SLE can affect many parts of the body including heart, lungs, skin, joints, blood, kidneys and nervous system. The majority of patients presents with involvement of the skin or joints usually with fever, arthralgia, Raynaud's phenomenon, photosensitive rash and alopecia. Many patients may present with internal organ involvement such as inflammatory serositis, glomerulonephritis, neurologic manifestations or hematological disorder (i.e. autoimmune haemolytic anemia or thrombocytopenia) (2,3). Gastrointestinal involvement, like in our patient, is less often observed in SLE and may be characterized by peritonitis with or without ascites due to serositis involving peritoneum (4). Another gastrointestinal manifestations of lupus is mesenteric ischemia due to vasculitis (5,6). Rare is a pancreatitis. The course of SLE is highly variable: some patients have spontaneous remissions, others respond favourably to treatment with corticosteroids and in some patients the course is unresponsive to available medications. Laboratory anomalies associated with SLE include raised erythrocite sedimentation rate (ESR), hypergammaglobulinemia, low complement levels, anemia of chronic disease, leukopenia, thrombocytopenia, organ and non-organ specific autoantibodies. In our patient ascites was associated with a clinical history of SLE and laboratory findings suggesting active disease but she had also adnexal masses and elevated levels of CA125 that could indicate metastatic ovarian cancer too. Considering the long immunosoppressive theraphy which the patient underwent, tuberculous peritonitis is also a possibility. Our abdominal CT presented some common findings in patients with SLE and acute abdominal pain, such as ascites, retroperitoneal lymphadenopathy and mesenteric edema with engorged mesenteric vessels (7) but there were also adnexal complex masses. Radiological signs were not specific, in fact ascites occurs with a variety of disease states. Peritoneal thickening is seen in SLE, ovarian cancer and tuberculous peritonitis. Usually slight, smooth peritoneal thickening with light contrast enhancement is more suggestive for benign disease, like in our case, while irregular peritoneal thickness (>2mm) with nodules and important enhancement is more suggestive for carcinomatosis (8).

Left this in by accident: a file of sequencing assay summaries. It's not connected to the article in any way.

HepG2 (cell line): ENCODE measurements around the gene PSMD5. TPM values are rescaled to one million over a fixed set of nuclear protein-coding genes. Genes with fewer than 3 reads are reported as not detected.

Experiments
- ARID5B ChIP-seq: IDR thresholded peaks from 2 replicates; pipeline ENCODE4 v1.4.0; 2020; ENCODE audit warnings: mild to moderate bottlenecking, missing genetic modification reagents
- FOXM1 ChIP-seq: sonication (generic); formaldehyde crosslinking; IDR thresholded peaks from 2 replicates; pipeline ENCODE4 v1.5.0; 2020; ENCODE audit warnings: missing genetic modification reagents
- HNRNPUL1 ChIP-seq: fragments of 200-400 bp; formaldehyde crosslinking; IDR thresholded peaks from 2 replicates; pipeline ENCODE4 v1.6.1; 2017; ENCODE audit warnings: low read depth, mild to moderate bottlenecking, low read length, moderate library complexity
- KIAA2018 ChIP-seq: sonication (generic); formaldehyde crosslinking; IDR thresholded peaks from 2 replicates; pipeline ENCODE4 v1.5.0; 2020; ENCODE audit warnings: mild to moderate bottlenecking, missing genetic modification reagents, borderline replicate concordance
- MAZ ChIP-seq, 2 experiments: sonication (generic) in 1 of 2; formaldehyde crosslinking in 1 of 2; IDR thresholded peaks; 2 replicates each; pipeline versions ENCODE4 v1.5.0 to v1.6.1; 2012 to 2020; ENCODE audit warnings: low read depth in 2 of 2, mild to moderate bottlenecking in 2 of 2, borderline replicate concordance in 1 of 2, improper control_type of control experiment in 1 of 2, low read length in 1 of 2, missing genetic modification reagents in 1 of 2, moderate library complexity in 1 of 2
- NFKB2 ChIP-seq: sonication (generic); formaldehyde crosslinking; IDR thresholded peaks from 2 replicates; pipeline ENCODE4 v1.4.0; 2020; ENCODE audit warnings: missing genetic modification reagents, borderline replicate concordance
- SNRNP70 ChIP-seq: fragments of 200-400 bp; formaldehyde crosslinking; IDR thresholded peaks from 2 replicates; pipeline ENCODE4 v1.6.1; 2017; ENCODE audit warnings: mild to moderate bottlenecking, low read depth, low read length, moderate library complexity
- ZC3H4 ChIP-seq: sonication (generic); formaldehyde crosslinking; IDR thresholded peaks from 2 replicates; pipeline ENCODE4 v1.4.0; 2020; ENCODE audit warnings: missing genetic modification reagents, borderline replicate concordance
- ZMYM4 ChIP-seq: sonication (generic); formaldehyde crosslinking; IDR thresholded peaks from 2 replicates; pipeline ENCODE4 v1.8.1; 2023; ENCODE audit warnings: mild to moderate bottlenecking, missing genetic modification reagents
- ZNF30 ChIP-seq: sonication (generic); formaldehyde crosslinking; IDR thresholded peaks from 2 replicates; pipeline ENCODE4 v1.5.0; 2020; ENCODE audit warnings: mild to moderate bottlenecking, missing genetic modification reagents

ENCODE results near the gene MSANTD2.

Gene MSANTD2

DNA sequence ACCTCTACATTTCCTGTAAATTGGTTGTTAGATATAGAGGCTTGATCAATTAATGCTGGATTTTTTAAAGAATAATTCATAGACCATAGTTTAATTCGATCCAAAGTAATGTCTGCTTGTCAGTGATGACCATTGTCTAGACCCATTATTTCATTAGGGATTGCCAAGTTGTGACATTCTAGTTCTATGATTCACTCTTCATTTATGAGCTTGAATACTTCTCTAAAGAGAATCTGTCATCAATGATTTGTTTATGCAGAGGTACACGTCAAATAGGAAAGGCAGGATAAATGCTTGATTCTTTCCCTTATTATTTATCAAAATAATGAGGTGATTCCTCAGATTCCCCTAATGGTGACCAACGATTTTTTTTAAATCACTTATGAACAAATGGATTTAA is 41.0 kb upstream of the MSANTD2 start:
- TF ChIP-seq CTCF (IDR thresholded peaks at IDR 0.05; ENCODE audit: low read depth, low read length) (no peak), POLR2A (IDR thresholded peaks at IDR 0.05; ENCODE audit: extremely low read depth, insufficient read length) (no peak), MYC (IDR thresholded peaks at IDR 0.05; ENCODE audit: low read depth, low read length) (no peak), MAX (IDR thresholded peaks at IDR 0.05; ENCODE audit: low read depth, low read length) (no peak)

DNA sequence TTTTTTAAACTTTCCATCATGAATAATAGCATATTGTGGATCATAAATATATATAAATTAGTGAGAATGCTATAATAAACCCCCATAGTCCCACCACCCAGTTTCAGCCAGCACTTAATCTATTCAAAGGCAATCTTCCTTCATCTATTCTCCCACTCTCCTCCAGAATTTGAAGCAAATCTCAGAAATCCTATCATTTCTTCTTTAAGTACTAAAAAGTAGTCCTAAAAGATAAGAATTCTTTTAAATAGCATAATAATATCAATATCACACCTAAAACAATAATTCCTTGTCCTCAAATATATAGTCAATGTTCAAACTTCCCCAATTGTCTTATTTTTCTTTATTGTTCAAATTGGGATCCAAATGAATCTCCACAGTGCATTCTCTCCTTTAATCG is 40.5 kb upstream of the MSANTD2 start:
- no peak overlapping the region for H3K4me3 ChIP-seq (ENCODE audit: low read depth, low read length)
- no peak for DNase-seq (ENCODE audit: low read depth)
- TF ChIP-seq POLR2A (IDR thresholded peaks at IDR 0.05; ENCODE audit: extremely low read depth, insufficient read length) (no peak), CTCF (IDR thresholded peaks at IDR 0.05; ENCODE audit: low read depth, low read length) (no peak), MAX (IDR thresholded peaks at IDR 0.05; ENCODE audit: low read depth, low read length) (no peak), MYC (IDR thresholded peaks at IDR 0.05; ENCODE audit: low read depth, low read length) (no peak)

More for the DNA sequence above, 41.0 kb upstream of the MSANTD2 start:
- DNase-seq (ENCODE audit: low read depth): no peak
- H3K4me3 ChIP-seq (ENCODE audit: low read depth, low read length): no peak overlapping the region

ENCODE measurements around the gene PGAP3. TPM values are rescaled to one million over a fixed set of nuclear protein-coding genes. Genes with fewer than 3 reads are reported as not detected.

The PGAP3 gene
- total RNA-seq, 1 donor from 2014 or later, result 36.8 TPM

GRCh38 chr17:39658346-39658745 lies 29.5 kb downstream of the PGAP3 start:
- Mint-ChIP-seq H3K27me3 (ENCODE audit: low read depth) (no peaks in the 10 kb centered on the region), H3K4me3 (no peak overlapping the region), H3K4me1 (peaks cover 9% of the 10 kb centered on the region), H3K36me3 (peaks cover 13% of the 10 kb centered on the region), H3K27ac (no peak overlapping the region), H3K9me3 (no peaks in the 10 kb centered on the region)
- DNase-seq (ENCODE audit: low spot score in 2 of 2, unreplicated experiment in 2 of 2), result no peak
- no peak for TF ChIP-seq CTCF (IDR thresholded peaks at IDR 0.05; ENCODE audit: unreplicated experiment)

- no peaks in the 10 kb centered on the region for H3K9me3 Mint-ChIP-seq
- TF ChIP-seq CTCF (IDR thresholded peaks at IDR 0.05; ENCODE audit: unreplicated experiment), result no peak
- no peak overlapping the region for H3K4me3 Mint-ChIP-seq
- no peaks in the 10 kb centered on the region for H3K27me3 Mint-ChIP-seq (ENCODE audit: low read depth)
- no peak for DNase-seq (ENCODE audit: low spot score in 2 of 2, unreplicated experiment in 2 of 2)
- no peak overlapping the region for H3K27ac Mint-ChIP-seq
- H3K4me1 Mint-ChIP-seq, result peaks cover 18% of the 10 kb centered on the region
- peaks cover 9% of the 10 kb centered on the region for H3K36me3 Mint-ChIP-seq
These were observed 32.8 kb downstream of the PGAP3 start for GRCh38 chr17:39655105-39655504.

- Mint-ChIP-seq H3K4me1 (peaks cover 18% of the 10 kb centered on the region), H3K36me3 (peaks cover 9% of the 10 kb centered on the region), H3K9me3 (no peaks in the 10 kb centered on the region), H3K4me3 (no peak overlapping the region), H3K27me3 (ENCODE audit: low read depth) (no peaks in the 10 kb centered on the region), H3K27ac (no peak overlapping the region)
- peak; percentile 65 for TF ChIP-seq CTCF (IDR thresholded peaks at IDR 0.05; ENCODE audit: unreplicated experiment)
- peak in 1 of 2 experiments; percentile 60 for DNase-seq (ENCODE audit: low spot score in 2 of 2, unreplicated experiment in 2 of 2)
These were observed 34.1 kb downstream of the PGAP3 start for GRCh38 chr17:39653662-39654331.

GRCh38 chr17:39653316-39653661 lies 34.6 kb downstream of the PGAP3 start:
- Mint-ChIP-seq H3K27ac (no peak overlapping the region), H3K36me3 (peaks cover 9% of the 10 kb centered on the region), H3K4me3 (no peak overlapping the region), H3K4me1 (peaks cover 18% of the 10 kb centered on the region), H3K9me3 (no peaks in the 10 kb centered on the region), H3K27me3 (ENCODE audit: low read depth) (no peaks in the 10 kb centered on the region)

US and CT showed also adnexal complex masses with thin septa but imaging appearance did not allow a conclusive diagnosis. There was also retroperitoneal lymphadenopaty that can be expression of nodal metastasis from ovarian cancer but they could be also reactive nodes due to tuberculous peritonitis or SLE. Abdominal paracentesis revealed a negative culture for Mycobacterium Tubecolosis excluding tuberculous peritonitis. Cytological examination was negative for neoplastic cells but showed a significant increase of lymphomonocytes cells, possible expression of malignant or benign lymphoprolipherative disorder such as autoimmune disease. Considering that clinical symptoms and radiological findings were not diagnostic, the patient underwent exploratory laparotomy for a definitive diagnosis. In fact before starting with pulse corticosteroid and cyclophosphamide we had to exclude the presence of malignant disease such as metastatic peritoneal carcinomatosis primarily from ovarian cancer in a patient with adnexal masses and elevated levels of CA125(9,10). However differential diagnostic consideration have to include also peritoneal carcinomatosis from malignant neoplasms of the gastrointestinal tract and the rare primary peritoneal serous carcinoma. Pathology report revealed chronic inflammation and small vessels vasculitis of the peritoneum associated with simple ovarian cysts. The patient had a peritoneal serositis due to SLE with ascites and elevated levels of CA125. CA125 is an aspecific antigen which increases not only for malignant disease but also for inflammation involving peritoneum like in our case. Our patient had also adnexal complex masses which, associated with ascites and elevated levels of CA125, could suggest peritoneal carcinomatosis from primary ovarian neoplasm. However gynaecologic investigations including laboratory hormone findings and US imaging formed the hypothesis that they were functional cysts, then confirmed by the exploratory laparotomy.
In conclusion radiological findings in patients with SLE are aspecific and should be correlated with clinical and laboratoristic data with a close collaboration between radiologist, internist and surgeon.
Chiara Iacconi. email@example.com Via Roma,67. 56126 Pisa. Phone number:++39050992509 Fax number:++39050551461